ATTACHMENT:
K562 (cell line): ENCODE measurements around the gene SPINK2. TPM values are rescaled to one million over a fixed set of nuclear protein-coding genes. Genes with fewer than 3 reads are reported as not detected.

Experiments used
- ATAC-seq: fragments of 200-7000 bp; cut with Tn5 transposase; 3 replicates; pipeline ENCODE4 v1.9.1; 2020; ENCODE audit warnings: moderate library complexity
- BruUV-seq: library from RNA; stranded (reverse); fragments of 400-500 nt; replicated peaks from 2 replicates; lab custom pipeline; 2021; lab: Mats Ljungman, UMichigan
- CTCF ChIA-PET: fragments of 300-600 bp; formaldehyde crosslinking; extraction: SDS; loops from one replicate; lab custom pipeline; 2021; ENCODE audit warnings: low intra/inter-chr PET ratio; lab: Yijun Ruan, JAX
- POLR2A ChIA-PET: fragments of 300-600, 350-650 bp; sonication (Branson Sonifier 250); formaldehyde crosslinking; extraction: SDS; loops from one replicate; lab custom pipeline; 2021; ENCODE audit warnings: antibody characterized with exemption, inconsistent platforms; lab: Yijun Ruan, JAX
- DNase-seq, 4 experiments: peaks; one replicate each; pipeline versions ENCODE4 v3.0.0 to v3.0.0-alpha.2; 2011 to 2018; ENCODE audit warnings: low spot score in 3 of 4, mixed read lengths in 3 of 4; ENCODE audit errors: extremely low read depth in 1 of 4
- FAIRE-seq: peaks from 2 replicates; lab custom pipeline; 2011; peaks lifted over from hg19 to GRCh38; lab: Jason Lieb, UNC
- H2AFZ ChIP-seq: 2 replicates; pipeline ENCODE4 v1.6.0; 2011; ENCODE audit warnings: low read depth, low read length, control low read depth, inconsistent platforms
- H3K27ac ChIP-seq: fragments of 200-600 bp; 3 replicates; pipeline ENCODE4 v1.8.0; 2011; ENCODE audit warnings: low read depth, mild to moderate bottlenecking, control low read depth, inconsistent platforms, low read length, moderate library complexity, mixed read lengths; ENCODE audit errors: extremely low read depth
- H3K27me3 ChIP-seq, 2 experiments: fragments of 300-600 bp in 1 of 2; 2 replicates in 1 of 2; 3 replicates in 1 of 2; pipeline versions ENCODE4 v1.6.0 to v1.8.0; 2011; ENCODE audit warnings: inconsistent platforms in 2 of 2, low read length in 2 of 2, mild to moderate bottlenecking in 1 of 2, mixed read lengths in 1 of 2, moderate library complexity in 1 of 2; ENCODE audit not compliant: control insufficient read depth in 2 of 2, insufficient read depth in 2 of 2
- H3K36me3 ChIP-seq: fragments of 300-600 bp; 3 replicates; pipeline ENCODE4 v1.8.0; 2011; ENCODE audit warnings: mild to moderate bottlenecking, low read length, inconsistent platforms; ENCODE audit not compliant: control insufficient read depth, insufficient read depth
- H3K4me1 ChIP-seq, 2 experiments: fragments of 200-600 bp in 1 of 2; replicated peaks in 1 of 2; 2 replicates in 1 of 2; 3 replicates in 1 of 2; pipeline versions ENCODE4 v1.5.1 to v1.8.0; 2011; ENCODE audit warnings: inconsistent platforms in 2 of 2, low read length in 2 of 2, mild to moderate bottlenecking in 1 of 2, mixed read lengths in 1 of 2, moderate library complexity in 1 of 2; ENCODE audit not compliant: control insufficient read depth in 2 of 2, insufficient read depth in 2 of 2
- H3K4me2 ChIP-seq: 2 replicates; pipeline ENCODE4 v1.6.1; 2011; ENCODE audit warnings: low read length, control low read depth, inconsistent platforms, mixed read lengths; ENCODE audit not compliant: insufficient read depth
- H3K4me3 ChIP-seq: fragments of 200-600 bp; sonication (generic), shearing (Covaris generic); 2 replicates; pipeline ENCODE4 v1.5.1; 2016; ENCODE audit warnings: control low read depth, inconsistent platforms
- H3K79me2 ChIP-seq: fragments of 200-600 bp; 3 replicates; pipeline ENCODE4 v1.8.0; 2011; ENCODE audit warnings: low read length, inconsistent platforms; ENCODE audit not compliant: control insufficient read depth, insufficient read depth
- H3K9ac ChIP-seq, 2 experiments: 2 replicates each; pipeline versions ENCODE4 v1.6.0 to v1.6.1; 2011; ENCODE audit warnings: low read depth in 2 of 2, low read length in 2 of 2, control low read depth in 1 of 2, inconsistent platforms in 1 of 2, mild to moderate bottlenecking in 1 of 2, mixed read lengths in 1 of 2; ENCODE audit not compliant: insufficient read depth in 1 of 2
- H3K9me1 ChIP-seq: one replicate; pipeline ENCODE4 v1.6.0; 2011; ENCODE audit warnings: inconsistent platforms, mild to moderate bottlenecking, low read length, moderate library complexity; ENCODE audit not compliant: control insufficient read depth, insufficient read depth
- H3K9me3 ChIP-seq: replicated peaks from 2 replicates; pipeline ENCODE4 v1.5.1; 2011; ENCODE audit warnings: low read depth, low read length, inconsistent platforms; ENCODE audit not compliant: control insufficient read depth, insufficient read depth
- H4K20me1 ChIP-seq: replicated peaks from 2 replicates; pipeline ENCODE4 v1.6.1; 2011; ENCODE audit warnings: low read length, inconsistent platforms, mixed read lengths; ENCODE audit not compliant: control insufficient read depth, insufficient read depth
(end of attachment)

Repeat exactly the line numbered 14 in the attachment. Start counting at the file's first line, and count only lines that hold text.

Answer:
- H3K4me2 ChIP-seq: 2 replicates; pipeline ENCODE4 v1.6.1; 2011; ENCODE audit warnings: low read length, control low read depth, inconsistent platforms, mixed read lengths; ENCODE audit not compliant: insufficient read depth